Carrie Fisher was just nineteen years old when she landed the role of Princess Leia in a low-budget space fantasy. It can be hard to remember either of those facts now--either that she was nineteen, or that it was a low-budget movie no one expected to be a hit. Certainly no one expected the kind of hit it became! When she was just barely an adult, and in some ways not very mature for her age, she was suddenly on an international stage. She talks honestly and insightfully about where she was then, how unprepared and uneducated she was (she had dropped out of high school in the eleventh grade), and how it affected her. She's honest about her mistakes, though she has also reached the point in life where you know it's pointless to be too hard on yourself.
She also talks about the later years, not in great detail overall, but about learning to be such a public person, and her interactions with the fans. She's wry and funny and ultimately kind there, too.
It's not a long book, just a bit over five hours in the audio version, but it's fun, and moving, and enlightening. I found a lot to connect with, here, and I treasure the fact that it is Carrie Fisher's own voice. With a very sweet, loving, devoted small dog of my own, I'd have loved to hear her talk more about her French bulldog, Gary, but that would have been way, way off topic for the focus of this book.
This book contains two novellas, "The Savage Ghost," which is, in fact, a ghost story, and "Waves of Deceit," a romantic suspense story with no fantasThis book contains two novellas, "The Savage Ghost," which is, in fact, a ghost story, and "Waves of Deceit," a romantic suspense story with no fantastical elements. It might seem an odd combination, but I enjoyed them both.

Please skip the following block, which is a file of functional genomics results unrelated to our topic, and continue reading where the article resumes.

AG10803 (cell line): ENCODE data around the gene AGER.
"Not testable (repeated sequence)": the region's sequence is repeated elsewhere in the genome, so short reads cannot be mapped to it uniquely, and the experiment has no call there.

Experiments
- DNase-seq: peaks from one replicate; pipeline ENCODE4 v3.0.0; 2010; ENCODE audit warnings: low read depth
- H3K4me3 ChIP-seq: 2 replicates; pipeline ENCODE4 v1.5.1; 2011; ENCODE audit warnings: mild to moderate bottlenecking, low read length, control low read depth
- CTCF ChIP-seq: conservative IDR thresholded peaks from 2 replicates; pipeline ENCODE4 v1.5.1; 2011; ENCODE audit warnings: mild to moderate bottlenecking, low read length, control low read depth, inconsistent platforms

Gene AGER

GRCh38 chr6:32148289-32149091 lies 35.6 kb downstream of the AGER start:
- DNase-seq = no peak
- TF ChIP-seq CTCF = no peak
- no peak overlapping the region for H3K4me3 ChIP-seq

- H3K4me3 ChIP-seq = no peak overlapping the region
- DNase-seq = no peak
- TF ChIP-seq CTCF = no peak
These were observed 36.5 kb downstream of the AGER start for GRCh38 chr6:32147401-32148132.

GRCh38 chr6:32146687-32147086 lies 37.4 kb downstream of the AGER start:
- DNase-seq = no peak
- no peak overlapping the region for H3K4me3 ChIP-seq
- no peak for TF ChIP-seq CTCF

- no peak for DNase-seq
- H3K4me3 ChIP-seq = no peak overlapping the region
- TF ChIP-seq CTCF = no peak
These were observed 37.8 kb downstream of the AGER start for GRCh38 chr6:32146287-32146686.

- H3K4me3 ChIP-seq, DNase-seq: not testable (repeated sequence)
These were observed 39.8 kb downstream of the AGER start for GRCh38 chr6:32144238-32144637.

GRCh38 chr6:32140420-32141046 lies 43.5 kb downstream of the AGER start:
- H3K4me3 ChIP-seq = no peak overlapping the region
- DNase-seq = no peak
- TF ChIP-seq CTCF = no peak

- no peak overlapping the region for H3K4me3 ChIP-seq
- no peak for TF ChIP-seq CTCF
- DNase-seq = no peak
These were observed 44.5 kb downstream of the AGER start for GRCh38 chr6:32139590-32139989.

In "A Savage Ghost," the Savage family has jut inherited an actual Scottish castle, disassembled, shipped to the US, and reconstructed about a hundred years ago. Mr. and Mrs. Savage are looking forward to transforming it into a bed & breakfast inn. Oldest son Ezra is looking forward to being involved. The younger siblings, twin boys plus a younger girl, Melanie, are excited about living in a castle.
And then there's Lia, the oldest daughter, Ezra's twin sister. Lia has worked and studied to become a pastry chef, and is torn between family duty and the desire to fulfill her own lifetime dream, starting a pastry shop in Sacramento with her friend and baking buddy, Taylor.
When she discovers that her summer crush from last summer, Coop Montgomery, is in fact the gardner and landscaper hired by the recently deceased former owner from whom they inherited the place. she's even more torn. She doesn't want to give up her dream, which is in Sacramento, but Coop doesn't want to give up his, either, for which he's worked just as hard as she has.
But while they're working that out, they have to deal with one or two other distractions. Strange accidents happen; small items disappear and then reappear in odd places. The twin boys are the prime suspects for things that could be pranks. The boys swear they're innocent, but who else could it be?
They really ought to listen to Melanie, and eventually, Lia and Coop do. It's funny and sweet, and has just enough suspense.
"Waves of Deceit" is a very different story, having only romance in common with the other story. Shelby Nash grew up with a mentally unbalanced mother who never told her who her father was--and when she was sixteen, her mother died.
And her father's attorney, Alan Bradley, shows up at the funeral. Her father is billionaire industrialist Charles Grantham. Ten years later, she's educated, a successful project manager with a growing reputation, and really hates her father for the sixteen years of silence, neglect, and deceit. Along the way, she's lost a boyfriend she really loved, Wade Masters, when he reacted very badly to learning who her father was.